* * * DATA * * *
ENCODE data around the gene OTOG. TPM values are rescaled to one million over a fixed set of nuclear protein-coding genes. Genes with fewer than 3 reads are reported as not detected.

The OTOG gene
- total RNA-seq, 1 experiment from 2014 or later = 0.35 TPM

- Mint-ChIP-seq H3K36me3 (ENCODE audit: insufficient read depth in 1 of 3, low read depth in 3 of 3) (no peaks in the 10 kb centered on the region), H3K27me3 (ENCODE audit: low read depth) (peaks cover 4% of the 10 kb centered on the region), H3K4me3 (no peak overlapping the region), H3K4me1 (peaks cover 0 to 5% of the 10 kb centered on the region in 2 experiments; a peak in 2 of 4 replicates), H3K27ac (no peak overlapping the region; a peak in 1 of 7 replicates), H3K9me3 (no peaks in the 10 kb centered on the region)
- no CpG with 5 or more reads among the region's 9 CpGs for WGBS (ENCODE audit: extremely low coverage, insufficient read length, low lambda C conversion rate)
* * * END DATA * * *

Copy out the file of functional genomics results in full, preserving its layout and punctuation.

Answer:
ENCODE data around the gene OTOG. TPM values are rescaled to one million over a fixed set of nuclear protein-coding genes. Genes with fewer than 3 reads are reported as not detected.

The OTOG gene
- total RNA-seq, 1 experiment from 2014 or later = 0.35 TPM

- Mint-ChIP-seq H3K36me3 (ENCODE audit: insufficient read depth in 1 of 3, low read depth in 3 of 3) (no peaks in the 10 kb centered on the region), H3K27me3 (ENCODE audit: low read depth) (peaks cover 4% of the 10 kb centered on the region), H3K4me3 (no peak overlapping the region), H3K4me1 (peaks cover 0 to 5% of the 10 kb centered on the region in 2 experiments; a peak in 2 of 4 replicates), H3K27ac (no peak overlapping the region; a peak in 1 of 7 replicates), H3K9me3 (no peaks in the 10 kb centered on the region)
- no CpG with 5 or more reads among the region's 9 CpGs for WGBS (ENCODE audit: extremely low coverage, insufficient read length, low lambda C conversion rate)